We sampled the live fauna along seven transects in 1999 and 2000. We measured shelly faunal density in the upper 20 cm of the sediment in each of 258 sample stations. The average density of living mollusks today is 3 individuals per m2 -- as much as 94% lower than densities before the dams (Fig. 9).

Clams as ecosystem indicators       

            The high density of benthic mollusks before the dams suggests that crabs, polychaete worms, and other benthic invertebrates were also abundant then.  Mollusks and other organisms were probably sustained by nutrients supplied by the river.  The high density of benthic invertebrates likely also nourished a greater abundance of predatory birds and fish than present in the region today.  Today, shrimp catches in the upper Gulf of California increase following controlled releases of Colorado River water (Galindo-Bect et al., 2000), also suggesting that the river had a major role in supporting marine life in the upper Gulf of California.  The diversion of freshwater has decreased the abundance of the delta's fauna.

 

Species At Risk On The Colorado Delta

             Three Colorado delta species are at risk of extinction: the Colorado delta clam, Mulinia coloradoensis, the totoaba fish (Totoaba macdonaldi), and the Gulf of California harbor porpoise, or vaquita (Phocoena sinus). The totoaba and the vaquita are listed as endangered under the U.S. Endangered Species Act and both are on the I.U.C.N. (International Union for Conservation of Nature) Red List of Threatened Species.

 

The Colorado Delta Clam

            The bivalve Mulinia coloradoensis  (Fig. 4A) is known only from the upper Gulf of California.  It was once the most abundant mollusk living on the Colorado Delta.  Trillions of this species' shells have washed out of the tidal flats and now form the shelly beaches, cheniers and shoals of the delta.  Before the dams, the Colorado delta clam ranged as far as 60 km from the river's mouth and densities reached 46 individuals per m2.  Today, the species typically occurs within 30 km of the river's mouth and at densities of only 0.15 individuals per m2.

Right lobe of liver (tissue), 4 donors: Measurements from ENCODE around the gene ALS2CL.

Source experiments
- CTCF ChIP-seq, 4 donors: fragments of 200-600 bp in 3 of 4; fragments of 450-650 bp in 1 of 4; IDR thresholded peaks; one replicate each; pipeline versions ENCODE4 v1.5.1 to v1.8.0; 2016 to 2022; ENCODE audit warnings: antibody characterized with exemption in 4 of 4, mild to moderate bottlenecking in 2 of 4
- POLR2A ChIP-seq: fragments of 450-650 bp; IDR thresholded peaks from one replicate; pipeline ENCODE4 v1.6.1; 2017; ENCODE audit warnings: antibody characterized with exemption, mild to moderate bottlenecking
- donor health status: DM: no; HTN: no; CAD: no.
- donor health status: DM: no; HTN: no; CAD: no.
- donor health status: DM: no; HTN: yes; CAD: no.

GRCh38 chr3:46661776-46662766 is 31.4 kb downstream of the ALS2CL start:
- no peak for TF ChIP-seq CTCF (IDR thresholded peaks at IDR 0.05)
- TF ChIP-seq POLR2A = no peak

The dramatic decline of the Colorado delta clam since upstream diversion of freshwater is most likely the result of the increased salinity of its habitat (Rodriguez, Flessa and Dettman, 2001).  Evidence for the importance of freshwater mixing in the clam's habitat comes from the isotopic geochemistry of the clam’s shell.

            More of the lighter isotope of oxygen (16O) occurs in river water, so shells that are grown in a mixture of seawater and riverwater have oxygen isotope ratios in their calcium carbonate (CaCO3) that are lower than in shells grown in seawater.  The oxygen isotope composition of water or shell is reported as the deviation of the ratio of 18O to 16O from a standard, in typical notation del18O, where units are per mil (‰).  Seawater is close to 0‰ and pre-dam Colorado River water ranged from –6 to –17 ‰ (Dettman et al., 1999).

   

Figure 6.  Comparison of oxygen isotopes in pre-dam shells of Mulinia coloradoensis and live-collected Chione sp. indicate that Mulinia coloradoensis lived in lower-salinity water than present today (Rodrgiuez et al., 2001).    

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Figure 7.  A changed river.  Seasonal variation of river flow at Yuma, Az. in 1911, before the dams (blue) and seasonal variation in river flow below Morelos Dam, Mexico, below the last diversion (yellow).

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Figure 8.  Isotopic record of spring snowmelt in a pre-dam shell of Mulinia coloradoensis.